Jump to main content

President’s Lecture Series: New technology lets researchers identify the genes inside an individual brain cell

Dr. Konopka header
Genevieve Konopka, Ph.D.

Scientists today have tools that allow them to break open a human cell and count the number and types of genetic molecules inside. The technique, called single-cell genomics, and its promise for furthering our understanding of the human brain, will be the focus of an April 28 President’s Lecture by Genevieve Konopka, Ph.D.

Dr. Konopka, Associate Professor of Neuroscience and a member of the Peter O’Donnell Jr. Brain Institute, will speak at 4 p.m. in the Tom and Lula Gooch Auditorium, with a reception to follow.

Her lecture, “What Makes Us Human? Exploring Brain Cells One at a Time,” will also appear online during the event and be posted afterward. The presentation will be available at utsouthwestern.edu/pls.

Register for the event

The human brain is home to about 170 billion individual cells – on the same order as the number of stars in the Milky Way (estimated at 100 billion to 400 billion), Dr. Konopka said. Until about 10 years ago, the only way to determine the types and quantity of DNA and RNA inside these cells in order to study variations in genes and their actions was to take a section of donated brain tissue, grind it up, and then measure the DNA and RNA molecules in the entire specimen, she said.

But that is a blunt tool that cannot tell a researcher what is happening inside a specific brain cell, she said. To find and target treatments for brain diseases such as autism, Alzheimer’s, and schizophrenia, scientists need to know what genes and which specific areas of the brain are involved, Dr. Konopka explained. Single-cell genomics allows researchers to peer down to that cellular level.

Here’s how it’s done: First, detergents are used to break a tissue sample into its individual cells, Dr. Konopka said. Then, using a microfluidics device that can manipulate very small amounts of fluid, each cell is encapsulated in a tiny bead or droplet that contains nucleotides and reagents that will lyse, or break apart, the cell into its different components – DNA and RNA molecules, among others – that spill out and are contained inside the bead. The researcher can then use a different instrument, called a DNA sequencer, to identify and quantify the amount and types of genetic DNA and RNA molecules inside a specific cell.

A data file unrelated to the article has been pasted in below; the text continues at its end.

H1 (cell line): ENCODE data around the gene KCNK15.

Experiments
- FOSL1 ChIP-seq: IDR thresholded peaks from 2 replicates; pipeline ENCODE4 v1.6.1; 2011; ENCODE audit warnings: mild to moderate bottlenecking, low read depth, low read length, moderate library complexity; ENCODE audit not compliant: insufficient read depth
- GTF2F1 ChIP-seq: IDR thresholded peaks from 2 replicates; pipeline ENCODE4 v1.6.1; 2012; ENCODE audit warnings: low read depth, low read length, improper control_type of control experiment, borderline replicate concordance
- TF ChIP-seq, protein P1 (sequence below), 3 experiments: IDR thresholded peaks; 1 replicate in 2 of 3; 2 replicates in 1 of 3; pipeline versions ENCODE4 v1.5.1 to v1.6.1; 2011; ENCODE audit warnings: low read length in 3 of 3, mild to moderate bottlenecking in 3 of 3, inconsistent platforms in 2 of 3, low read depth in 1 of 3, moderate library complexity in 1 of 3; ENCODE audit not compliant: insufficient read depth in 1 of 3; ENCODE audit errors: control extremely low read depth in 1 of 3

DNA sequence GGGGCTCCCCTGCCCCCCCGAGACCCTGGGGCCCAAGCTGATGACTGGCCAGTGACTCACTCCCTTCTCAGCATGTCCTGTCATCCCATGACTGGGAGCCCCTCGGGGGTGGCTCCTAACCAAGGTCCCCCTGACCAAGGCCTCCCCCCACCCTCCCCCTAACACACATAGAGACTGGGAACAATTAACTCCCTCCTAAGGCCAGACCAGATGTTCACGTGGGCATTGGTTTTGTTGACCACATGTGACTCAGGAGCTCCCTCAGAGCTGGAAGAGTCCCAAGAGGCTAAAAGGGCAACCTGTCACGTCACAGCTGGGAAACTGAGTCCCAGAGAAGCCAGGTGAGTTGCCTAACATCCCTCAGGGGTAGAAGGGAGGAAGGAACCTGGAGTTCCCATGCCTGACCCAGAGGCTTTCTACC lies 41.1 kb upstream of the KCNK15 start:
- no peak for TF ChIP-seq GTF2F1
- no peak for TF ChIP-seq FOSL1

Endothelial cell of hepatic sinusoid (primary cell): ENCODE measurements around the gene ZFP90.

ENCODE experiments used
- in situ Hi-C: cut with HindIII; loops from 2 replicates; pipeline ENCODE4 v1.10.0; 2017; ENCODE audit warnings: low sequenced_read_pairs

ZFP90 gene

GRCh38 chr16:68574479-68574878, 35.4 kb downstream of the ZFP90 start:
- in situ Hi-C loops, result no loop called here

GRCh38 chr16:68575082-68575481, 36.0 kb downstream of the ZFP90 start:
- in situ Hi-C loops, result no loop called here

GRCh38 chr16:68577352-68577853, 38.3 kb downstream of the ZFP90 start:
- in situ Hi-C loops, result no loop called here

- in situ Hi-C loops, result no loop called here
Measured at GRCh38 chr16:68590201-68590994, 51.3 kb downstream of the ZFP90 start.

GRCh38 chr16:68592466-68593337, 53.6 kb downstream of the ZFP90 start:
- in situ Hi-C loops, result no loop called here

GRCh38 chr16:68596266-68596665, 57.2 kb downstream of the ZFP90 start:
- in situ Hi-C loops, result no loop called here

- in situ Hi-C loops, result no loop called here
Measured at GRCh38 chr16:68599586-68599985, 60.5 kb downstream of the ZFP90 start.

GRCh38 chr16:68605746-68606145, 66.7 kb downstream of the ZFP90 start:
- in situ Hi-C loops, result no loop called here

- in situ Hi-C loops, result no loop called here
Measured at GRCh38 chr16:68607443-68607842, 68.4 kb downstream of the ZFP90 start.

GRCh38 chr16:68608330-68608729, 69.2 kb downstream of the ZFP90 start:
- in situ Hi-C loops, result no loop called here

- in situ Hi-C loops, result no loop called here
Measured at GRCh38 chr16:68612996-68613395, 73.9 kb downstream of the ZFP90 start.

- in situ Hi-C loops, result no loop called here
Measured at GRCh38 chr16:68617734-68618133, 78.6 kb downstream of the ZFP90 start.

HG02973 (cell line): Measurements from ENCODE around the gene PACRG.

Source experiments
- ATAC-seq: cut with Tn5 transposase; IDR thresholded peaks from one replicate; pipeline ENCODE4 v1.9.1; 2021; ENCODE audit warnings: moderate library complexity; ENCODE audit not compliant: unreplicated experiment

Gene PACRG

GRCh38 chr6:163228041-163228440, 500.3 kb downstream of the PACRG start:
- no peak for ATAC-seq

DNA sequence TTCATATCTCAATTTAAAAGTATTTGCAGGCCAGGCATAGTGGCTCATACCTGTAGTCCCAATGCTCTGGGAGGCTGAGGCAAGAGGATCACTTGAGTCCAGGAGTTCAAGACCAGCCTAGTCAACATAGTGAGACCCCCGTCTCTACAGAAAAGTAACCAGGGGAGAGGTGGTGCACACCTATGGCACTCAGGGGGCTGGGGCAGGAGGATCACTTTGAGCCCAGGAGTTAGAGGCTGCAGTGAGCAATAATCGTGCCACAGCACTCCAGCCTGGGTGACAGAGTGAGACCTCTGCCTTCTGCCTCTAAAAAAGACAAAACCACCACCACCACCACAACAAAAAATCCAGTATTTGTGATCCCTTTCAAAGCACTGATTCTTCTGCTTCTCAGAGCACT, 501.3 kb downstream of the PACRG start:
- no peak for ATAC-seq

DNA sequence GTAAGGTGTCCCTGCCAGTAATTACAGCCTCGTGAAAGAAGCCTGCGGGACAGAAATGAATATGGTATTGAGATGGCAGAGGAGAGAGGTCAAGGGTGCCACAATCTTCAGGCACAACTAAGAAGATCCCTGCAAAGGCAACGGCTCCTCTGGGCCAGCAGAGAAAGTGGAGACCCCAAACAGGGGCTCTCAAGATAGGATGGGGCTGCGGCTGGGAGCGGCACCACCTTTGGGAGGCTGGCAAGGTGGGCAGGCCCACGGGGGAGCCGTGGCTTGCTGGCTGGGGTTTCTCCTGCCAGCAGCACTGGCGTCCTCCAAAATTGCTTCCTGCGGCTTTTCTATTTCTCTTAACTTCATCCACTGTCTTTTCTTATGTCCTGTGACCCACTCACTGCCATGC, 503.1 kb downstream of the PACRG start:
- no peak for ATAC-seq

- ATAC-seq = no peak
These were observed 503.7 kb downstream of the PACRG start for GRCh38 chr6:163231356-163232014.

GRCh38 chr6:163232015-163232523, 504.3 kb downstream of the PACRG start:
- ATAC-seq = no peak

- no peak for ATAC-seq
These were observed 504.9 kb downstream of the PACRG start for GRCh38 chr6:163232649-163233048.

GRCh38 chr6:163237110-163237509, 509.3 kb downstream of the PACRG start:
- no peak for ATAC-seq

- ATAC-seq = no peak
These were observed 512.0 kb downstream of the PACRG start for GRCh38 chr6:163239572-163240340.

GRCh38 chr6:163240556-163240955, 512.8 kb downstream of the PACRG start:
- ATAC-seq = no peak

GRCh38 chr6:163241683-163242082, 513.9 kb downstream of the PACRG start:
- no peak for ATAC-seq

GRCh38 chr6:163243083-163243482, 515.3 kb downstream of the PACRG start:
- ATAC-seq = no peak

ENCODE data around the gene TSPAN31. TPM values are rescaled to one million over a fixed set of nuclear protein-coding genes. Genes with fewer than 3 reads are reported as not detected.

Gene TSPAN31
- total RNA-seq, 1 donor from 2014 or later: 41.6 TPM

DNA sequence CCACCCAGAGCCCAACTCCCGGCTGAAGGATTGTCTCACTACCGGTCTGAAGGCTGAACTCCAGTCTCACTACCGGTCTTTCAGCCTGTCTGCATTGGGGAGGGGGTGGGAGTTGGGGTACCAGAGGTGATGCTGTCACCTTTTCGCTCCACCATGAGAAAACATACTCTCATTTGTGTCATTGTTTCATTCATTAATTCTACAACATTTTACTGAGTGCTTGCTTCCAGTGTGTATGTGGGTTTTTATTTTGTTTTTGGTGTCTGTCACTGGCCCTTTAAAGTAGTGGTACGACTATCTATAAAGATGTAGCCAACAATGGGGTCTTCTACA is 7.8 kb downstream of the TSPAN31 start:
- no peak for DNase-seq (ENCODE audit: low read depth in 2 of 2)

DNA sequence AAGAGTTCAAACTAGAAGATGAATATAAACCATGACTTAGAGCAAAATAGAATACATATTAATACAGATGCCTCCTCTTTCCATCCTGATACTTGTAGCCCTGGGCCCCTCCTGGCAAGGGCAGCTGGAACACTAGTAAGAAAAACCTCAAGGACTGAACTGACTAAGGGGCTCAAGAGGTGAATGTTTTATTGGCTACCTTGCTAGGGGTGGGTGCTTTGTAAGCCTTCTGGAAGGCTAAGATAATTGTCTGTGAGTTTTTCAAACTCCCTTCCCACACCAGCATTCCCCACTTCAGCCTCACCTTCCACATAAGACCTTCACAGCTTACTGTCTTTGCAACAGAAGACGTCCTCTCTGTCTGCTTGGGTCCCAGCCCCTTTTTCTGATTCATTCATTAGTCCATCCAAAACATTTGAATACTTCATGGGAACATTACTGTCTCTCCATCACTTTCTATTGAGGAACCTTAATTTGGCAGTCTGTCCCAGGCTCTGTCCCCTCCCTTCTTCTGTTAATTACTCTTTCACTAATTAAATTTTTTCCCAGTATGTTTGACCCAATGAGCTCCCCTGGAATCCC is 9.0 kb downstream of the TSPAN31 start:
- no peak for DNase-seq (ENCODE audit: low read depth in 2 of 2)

“Basically, you take a complicated tissue like the brain, comprised of hundreds of cell types, and you disassociate it into individual cells. And then you push each individual cell through a device that encapsulates one cell at a time into a microbead,” Dr. Konopka said. Once that is done and the various molecules and genes are separated, researchers can identify what types and how much DNA and RNA is inside a cell.

Dr. Konopka came to UT Southwestern as an Assistant Professor of Neuroscience in 2011 after receiving a Bachelor of Science in both biology and brain and cognitive sciences from the Massachusetts Institute of Technology and a Ph.D. in neurobiology from Harvard University.

In her lab at UT Southwestern, she works to identify the genes most important for human brain evolution and human cognition. Dr. Konopka also searches for the specific genes involved in diseases such as autism and schizophrenia in an effort to understand the role those genes play in directing brain development and function.

Genevieve Konopka, Ph.D.
In her UT Southwestern lab research, Dr. Konopka aims to identify the genes most important for human brain evolution and cognition.

She is known for her work on a gene family tied to human speech and language as well as to autism, the FOXP genes. In addition, Dr. Konopka was senior author of a 2019 paper in PNAS that highlighted the role in human brain evolution of oligodendrocytes, the cells that produce a protective sheath around neurons in the brain and spinal cord.

In a 2021 study searching for genes tied to memory, published in Nature Neuroscience, Dr. Konopka examined brain tissue surgically removed from epilepsy patients during treatment to identify cell types and genes in areas that were activated during earlier memory tests. The research found 300 genes that appear to be tied to memory, in particular one known as SMAD3, a gene that had previously been linked to memory processing in data from non-epileptic individuals as well.

It will probably be another 20 years before such brain cell findings can be turned into treatments or individualized medicine for patients, Dr. Konopka said. But she is optimistic about the ultimate impact of single-cell genomics research.

“The findings made possible with single-cell genomics are going to intersect with pharmaceutical development, I hope, and viral gene therapies,” she said. “I’m amazed at how fast things have developed. Twenty years ago, scientists had just completed sequencing the human genome.”

Back-to top